September 6 NCBI Minute: The NCBI Application Programming Interfaces (APIs)


On September 6, 2017, we will present a webinar on Application Programming Interfaces (APIs) at NCBI.

Whether you’re new to APIs or are already using them, this webinar has something for you. We’ll introduce you to APIs and what they can be used for, then focus on the diverse group of APIs available to access NCBI databases and tools.

Date and time: Wed, Sep 6, 2017 12:00 PM – 12:30 PM EDT

After registering, you will receive a confirmation email with information about attending the webinar. After the live presentation, the webinar will be uploaded to the NCBI YouTube channel.

You can learn about future webinars on the Webinars and Courses page.

GenBank release 221.0 is available via FTP, Entrez and BLAST


GenBank release 221.0 (8/13/2017) has 203,180,606 traditional records containing 240,343,378,258 base pairs of sequence data. In addition, there are 499,965,722 WGS records containing 2,242,294,609,510 base pairs of sequence data, 186,777,106 TSA records containing 167,045,663,417 base pairs of sequence data, and 1,628,475 TLS records containing 824,191,338 base pairs of sequence data.

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Yellow fever mosquito, 6 other organisms in July RefSeq genome annotations


In July, the NCBI Eukaryotic Genome Annotation Pipeline released new annotations in RefSeq for the following organisms:

  • Papio anubis (olive baboon)
  • Prunus avium (sweet cherry)
  • Aedes aegypti (yellow fever mosquito)
  • Chenopodium quinoa (quinoa)
  • Hevea brasiliensis (a eudicot)
  • Manihot esculenta (cassava)
  • Carlito syrichta (Philippine tarsier)
Portrait of olive baboon

Papio anubis (olive or anubis baboon)
Source: United States Fish and Wildlife Service: Digital Library System

See more details on the Eukaryotic RefSeq Genome Annotation Status page.

August 30 NCBI Minute: NCBI Hackathons, a framework for rapid prototyping of pipelines for bioinformatics, biomedical informatics and genomics


NCBI regularly organizes hackathons throughout the United States, where participants work in teams to apply their data science experience with public datasets. In this NCBI Minute, you will hear highlights from recent hackathons, see examples of the software created in these events, and learn how you can participate in future hackathons.

Date and time: Wednesday, August 30, 2017 12:00 PM – 12:30 PM EDT

After registering, you will receive a confirmation email with information about attending the webinar. After the live presentation, the webinar will be uploaded to the NCBI YouTube channel. You can learn about future webinars on the Webinars and Courses page.

September 2017: NCBI to present EDirect workshop at NLM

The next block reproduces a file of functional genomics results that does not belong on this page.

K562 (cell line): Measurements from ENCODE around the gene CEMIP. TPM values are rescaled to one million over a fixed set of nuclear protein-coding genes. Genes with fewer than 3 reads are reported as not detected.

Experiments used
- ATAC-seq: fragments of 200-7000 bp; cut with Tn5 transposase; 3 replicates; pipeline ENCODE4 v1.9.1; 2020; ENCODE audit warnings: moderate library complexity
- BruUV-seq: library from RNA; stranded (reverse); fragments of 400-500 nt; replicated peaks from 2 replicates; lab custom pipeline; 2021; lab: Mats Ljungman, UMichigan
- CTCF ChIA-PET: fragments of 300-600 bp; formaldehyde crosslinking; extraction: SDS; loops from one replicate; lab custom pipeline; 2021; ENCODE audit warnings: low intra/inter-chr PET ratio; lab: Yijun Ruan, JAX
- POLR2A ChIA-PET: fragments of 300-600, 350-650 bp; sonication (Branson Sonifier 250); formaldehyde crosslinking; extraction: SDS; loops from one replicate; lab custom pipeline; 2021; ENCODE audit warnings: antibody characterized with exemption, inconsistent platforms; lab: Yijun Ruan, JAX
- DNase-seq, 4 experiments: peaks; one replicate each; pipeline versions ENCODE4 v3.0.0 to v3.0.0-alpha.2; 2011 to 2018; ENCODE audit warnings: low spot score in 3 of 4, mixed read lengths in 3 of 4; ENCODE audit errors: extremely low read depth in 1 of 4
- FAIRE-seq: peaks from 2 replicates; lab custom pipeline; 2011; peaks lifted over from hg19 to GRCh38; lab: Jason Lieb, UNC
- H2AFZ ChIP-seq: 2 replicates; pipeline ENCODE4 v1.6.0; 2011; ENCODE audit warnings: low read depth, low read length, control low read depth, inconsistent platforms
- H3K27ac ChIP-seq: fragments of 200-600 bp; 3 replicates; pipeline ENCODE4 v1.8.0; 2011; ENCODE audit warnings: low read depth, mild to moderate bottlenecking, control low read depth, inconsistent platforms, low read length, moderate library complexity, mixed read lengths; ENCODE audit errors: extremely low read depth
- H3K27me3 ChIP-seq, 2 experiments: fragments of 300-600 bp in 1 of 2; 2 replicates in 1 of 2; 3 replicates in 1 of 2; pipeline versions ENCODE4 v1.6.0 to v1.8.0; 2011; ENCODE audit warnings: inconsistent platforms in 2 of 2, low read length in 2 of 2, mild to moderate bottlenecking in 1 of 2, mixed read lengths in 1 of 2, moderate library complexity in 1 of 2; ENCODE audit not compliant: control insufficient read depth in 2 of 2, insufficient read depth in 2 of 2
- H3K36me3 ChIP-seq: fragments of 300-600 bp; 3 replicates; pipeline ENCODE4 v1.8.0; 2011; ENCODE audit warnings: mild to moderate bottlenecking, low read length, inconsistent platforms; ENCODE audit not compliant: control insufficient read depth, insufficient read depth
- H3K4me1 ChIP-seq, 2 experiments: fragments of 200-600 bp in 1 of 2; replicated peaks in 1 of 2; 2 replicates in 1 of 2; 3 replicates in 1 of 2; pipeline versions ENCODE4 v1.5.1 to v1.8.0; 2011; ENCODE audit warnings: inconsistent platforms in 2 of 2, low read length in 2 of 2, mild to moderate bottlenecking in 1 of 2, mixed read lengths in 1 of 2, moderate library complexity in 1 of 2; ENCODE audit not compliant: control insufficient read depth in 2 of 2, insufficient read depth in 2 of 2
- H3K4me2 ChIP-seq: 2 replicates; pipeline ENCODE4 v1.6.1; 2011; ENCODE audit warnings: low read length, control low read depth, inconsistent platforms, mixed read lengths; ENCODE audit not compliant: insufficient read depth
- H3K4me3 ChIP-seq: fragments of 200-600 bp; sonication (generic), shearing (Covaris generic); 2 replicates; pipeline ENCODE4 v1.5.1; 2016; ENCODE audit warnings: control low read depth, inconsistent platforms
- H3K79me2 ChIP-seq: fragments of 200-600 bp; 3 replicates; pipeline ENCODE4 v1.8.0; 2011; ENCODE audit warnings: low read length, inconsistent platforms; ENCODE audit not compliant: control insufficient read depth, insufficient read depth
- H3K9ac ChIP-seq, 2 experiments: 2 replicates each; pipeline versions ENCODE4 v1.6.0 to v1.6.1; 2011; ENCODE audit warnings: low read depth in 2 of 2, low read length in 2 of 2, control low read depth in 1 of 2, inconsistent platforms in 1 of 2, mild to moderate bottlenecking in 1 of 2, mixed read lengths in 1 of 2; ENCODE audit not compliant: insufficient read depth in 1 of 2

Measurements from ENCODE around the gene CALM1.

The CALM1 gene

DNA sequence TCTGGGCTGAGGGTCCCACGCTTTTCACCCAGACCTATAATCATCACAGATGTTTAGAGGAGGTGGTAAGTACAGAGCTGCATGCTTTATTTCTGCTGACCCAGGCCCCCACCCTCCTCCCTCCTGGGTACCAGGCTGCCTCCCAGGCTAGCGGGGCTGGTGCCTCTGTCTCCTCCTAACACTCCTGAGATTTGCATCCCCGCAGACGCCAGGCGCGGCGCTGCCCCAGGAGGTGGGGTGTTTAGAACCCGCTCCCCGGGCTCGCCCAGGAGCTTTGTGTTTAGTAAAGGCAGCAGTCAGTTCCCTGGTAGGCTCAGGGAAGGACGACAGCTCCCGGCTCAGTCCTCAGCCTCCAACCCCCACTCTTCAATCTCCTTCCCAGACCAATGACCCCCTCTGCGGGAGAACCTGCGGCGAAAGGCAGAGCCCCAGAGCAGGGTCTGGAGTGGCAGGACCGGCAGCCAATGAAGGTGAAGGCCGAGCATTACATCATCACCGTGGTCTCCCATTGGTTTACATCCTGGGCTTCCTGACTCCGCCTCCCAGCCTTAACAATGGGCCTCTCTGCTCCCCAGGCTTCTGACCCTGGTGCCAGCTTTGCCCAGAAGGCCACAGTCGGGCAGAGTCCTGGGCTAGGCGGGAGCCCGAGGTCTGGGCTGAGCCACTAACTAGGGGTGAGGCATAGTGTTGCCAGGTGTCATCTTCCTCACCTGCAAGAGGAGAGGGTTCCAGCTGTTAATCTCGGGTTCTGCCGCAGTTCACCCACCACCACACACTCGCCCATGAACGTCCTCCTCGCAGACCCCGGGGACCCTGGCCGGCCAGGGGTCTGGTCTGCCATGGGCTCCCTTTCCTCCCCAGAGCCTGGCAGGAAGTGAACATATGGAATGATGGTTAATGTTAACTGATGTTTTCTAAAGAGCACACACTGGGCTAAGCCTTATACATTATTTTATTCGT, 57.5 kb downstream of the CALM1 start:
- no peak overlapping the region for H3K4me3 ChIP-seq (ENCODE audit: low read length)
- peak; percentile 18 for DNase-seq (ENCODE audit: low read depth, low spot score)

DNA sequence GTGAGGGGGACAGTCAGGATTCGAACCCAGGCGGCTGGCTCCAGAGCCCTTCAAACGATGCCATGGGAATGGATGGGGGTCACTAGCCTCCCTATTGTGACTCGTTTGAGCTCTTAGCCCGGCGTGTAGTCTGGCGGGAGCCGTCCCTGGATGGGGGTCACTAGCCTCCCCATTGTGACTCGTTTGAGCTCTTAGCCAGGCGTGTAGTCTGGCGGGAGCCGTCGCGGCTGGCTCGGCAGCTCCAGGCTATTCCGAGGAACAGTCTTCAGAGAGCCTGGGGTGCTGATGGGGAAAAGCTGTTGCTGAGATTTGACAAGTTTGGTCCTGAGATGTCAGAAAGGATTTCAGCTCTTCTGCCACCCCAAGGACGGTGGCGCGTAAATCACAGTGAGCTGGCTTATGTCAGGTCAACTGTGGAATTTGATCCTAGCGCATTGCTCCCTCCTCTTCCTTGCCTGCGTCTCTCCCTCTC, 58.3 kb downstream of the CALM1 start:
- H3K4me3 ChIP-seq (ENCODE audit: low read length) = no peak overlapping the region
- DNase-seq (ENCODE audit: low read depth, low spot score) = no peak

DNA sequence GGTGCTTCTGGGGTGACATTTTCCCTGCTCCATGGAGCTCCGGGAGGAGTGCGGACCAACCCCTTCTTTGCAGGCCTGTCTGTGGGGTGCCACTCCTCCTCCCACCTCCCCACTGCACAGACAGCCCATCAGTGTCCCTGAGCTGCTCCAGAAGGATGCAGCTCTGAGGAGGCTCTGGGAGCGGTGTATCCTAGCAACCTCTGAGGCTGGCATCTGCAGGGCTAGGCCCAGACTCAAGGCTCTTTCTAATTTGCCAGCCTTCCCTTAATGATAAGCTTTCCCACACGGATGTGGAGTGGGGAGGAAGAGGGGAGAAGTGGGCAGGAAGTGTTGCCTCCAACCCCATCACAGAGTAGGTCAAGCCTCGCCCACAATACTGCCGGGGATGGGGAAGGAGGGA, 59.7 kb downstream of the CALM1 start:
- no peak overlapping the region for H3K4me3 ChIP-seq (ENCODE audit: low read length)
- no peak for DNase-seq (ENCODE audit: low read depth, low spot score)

On September 18, 2017, NCBI staff will offer a workshop on EDirect, NCBI’s suite of programs for easy command line access to literature and biomolecular records. To join the workshop, please register.

NOTE: This is an in-person workshop at the National Library of Medicine on the NIH campus in Bethesda, MD, USA. The course is limited to 22 participants.

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August 23 NCBI Minute: Using the Run Selector to Find Relevant Next-Generation Sequencing (NGS) Datasets


Do you have trouble searching the NCBI webpage for relevant datasets? Wish you could filter the search results more precisely? You can with SRA Run Selector.

In this NCBI Minute, you’ll learn how to filter the SRA database using the metadata details captured for each submitted dataset. This is easily done in a spreadsheet format that displays all recorded metadata for each SRA Run. The user-friendly interface allows you to selectively filter datasets down to the most relevant data for your research question and then export it in a spreadsheet.

Date and time: Wednesday, August 23, 2017 12:00 PM – 12:30 PM EDT

After registering, you will receive a confirmation email with information about attending the webinar. After the live presentation, the webinar will be uploaded to the NCBI YouTube channel. You can learn about future webinars on the Webinars and Courses page.

NCBI Replacing Obsolete NCBI Genomes (chromosome) and Removing Human ALU repeat elements (alu_repeats) BLAST databases


NCBI will discontinue both the NCBI Genomes (chromosome) and the Human ALU repeat elements (alu_repeats) BLAST databases in October 2017.

Better alternatives to NCBI Genomes (chromosome)

The existing NCBI Genomes (chromosome) database does not offer complete and non-redundant coverage of genome data. The newly added NCBI RefSeq Genomes Database (refseq_genomes) and the RefSeq Representative Genomes Database (refseq_representative_genomes) are more useful alternatives to the chromosome database. You can select these databases from the database pull-down list on any general BLAST form that searches a nucleotide database (blastn, tblastn).

nucleotide-nucleotide BLAST database menu

Figure 1. The nucleotide-nucleotide BLAST database menu with the recommended (RefSeq Genome and Representative genomes) and deprecated (NCBI genomes (chromosomes) and Human ALU repeats) databases highlighted.

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Sequence Viewer 3.22 now available


Sequence Viewer 3.22 has several new features, improvements and bug fixes, including improved rendering on BAM and cSRA tracks. For a full list of changes, see the Sequence Viewer release notes.

Sequence Viewer is a graphical view of sequences and color-coded annotations on regions of sequences stored in the Nucleotide and Protein databases.